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South Korea steps towards ‘living with COVID-19’ by easing restrictions.

As the country seeks to ‘live with COVID-19,’ South Korea announced on Friday that it will lift all operating-hour restrictions on restaurants and cafes and introduce its first vaccine passport for high-risk venues such as gyms, saunas, and bars.

Officials said that the first phase will begin on Monday and last for a month, with plans calling for all restrictions to be lifted by February.

The drive comes as South Korea struggles with high daily case numbers, despite the fact that it is still far behind many of the worst-affected countries in terms of serious infections and mortality.

South Korea achieved its aim of vaccinating 70 percent of its 52 million population last week, paving the path for a planned return to normalcy. It has already fully immunised approximately 72 percent of the population, with more than 79.8 percent receiving at least one dose of vaccine.

South Korea has been fighting the fourth wave of viruses since the month of July, when the government enforced severe limits on gatherings and social distancing rules.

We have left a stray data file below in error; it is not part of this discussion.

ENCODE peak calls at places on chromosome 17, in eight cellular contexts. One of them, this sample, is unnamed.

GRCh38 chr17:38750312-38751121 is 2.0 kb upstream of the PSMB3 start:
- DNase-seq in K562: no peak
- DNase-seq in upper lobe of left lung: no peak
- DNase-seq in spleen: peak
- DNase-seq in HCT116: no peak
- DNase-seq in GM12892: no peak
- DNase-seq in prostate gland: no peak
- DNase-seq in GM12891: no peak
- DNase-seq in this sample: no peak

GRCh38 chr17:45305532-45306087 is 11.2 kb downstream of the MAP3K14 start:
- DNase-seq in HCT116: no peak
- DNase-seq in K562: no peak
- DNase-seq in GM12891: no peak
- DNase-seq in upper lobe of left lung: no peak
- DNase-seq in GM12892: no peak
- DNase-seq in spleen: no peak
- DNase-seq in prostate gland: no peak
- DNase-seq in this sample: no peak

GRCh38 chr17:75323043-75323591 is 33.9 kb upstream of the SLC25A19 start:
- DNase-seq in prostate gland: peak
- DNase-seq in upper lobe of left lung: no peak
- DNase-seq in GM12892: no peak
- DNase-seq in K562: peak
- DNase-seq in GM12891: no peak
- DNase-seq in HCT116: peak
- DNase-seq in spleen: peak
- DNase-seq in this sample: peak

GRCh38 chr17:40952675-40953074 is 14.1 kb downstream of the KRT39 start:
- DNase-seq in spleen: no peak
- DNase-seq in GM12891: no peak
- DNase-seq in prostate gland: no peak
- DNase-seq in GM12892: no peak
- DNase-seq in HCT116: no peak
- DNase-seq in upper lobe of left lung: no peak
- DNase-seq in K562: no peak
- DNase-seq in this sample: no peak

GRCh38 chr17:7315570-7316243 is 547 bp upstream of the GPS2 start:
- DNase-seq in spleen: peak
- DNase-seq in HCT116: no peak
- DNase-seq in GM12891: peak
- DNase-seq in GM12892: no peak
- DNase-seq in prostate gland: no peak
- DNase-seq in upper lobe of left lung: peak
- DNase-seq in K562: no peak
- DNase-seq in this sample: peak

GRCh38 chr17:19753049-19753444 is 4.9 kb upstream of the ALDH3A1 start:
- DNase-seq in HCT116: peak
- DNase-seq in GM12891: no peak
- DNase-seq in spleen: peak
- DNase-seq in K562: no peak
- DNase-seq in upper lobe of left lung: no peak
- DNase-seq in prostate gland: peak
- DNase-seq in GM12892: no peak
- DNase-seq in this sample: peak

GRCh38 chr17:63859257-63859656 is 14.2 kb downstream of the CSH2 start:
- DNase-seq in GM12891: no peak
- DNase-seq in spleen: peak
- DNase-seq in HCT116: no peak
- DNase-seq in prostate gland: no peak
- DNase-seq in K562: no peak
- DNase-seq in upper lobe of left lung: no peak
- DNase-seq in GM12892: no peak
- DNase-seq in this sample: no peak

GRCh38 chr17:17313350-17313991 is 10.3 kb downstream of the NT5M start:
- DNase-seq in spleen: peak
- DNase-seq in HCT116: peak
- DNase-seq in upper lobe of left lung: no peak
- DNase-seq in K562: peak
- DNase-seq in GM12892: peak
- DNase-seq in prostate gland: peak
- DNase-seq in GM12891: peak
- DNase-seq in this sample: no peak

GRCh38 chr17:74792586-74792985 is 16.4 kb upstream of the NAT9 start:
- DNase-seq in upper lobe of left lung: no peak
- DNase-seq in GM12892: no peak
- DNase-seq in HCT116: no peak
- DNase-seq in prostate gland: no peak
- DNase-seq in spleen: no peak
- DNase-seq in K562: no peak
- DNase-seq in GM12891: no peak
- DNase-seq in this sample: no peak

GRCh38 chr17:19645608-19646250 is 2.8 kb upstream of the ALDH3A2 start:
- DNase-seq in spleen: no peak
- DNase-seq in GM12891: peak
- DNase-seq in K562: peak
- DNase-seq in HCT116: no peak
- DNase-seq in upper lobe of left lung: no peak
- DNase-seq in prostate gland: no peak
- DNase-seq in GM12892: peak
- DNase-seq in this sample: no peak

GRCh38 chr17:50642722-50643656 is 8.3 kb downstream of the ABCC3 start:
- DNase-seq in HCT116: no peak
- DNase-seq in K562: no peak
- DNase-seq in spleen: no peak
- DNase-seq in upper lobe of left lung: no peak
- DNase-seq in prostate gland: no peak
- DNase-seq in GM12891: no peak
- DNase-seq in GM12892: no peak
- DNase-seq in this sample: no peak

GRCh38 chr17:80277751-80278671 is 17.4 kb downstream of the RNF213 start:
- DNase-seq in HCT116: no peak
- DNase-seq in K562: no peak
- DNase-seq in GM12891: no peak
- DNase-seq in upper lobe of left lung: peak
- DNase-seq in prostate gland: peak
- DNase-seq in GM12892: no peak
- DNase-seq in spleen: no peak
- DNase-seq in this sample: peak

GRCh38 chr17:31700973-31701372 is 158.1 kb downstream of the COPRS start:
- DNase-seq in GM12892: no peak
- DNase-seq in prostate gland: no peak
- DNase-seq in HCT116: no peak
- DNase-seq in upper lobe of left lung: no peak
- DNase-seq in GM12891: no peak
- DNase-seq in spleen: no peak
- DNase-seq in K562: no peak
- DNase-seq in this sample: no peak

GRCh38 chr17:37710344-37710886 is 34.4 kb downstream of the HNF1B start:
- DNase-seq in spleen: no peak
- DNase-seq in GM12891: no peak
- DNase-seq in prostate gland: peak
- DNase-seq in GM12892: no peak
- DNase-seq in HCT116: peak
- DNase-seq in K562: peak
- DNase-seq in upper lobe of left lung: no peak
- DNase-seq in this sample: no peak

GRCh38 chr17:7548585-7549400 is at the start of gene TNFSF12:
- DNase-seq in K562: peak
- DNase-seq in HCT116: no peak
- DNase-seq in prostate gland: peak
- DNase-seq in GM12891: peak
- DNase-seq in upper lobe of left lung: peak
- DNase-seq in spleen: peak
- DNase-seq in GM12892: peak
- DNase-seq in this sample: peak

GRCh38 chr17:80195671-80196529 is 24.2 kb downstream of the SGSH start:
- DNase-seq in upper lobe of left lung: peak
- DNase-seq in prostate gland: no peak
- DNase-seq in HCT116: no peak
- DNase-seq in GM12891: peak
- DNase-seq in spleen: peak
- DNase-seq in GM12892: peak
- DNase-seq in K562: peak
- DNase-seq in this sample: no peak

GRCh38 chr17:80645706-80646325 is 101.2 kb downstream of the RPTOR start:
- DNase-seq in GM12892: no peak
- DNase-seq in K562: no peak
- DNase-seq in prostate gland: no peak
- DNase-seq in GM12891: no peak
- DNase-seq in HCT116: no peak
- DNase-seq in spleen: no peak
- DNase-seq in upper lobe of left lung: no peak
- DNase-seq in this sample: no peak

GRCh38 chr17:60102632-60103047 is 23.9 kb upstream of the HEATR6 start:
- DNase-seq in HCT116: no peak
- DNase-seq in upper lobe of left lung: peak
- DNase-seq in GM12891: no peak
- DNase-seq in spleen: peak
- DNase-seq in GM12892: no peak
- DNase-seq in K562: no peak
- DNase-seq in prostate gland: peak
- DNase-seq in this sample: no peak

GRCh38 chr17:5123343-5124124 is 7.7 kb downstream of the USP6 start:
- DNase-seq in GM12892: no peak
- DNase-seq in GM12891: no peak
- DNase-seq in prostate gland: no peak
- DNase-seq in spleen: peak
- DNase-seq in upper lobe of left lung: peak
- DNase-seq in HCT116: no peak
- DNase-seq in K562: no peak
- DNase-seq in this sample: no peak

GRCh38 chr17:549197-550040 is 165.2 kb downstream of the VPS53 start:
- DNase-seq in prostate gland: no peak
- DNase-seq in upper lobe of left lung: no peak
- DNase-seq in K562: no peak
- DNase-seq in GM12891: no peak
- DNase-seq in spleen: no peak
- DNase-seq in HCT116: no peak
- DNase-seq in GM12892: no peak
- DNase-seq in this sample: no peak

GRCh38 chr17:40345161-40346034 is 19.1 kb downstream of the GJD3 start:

Outdoor sporting events can accommodate up to 50 percent of spectators, and musicals and concerts can accommodate up to 100 people regardless of vaccination status. People who have been fully inoculated will be able to enjoy popcorn and soda in movie theatres.

High-risk locations, such as bars and nightclubs, indoor gyms, saunas, and karaoke bars will require confirmation of vaccination or a COVID-19 test result from within 48 hours.

South Korea has released its own vaccine app, claiming that it uses blockchain technology to preserve user privacy.

While private gatherings of up to ten people will be permitted nationwide regardless of vaccination status, restaurants and cafes will limit unvaccinated people to four per group.

Authorities have stated that they will prioritise hospitalisation and mortality rates over daily mitigation and that self-treatment will be expanded for those with only minor COVID-19 symptoms.

The Korean Medical Association (KMA) and specialists have cautioned that the changeover to the new strategy, which comes at a time when there are a lot of cases and winter is approaching, could lead to an increase in COVID-19 cases.

On Thursday, South Korea announced 2,124 new COVID-19 cases, bringing the total number of infections to 360,536 with 2,817 deaths.


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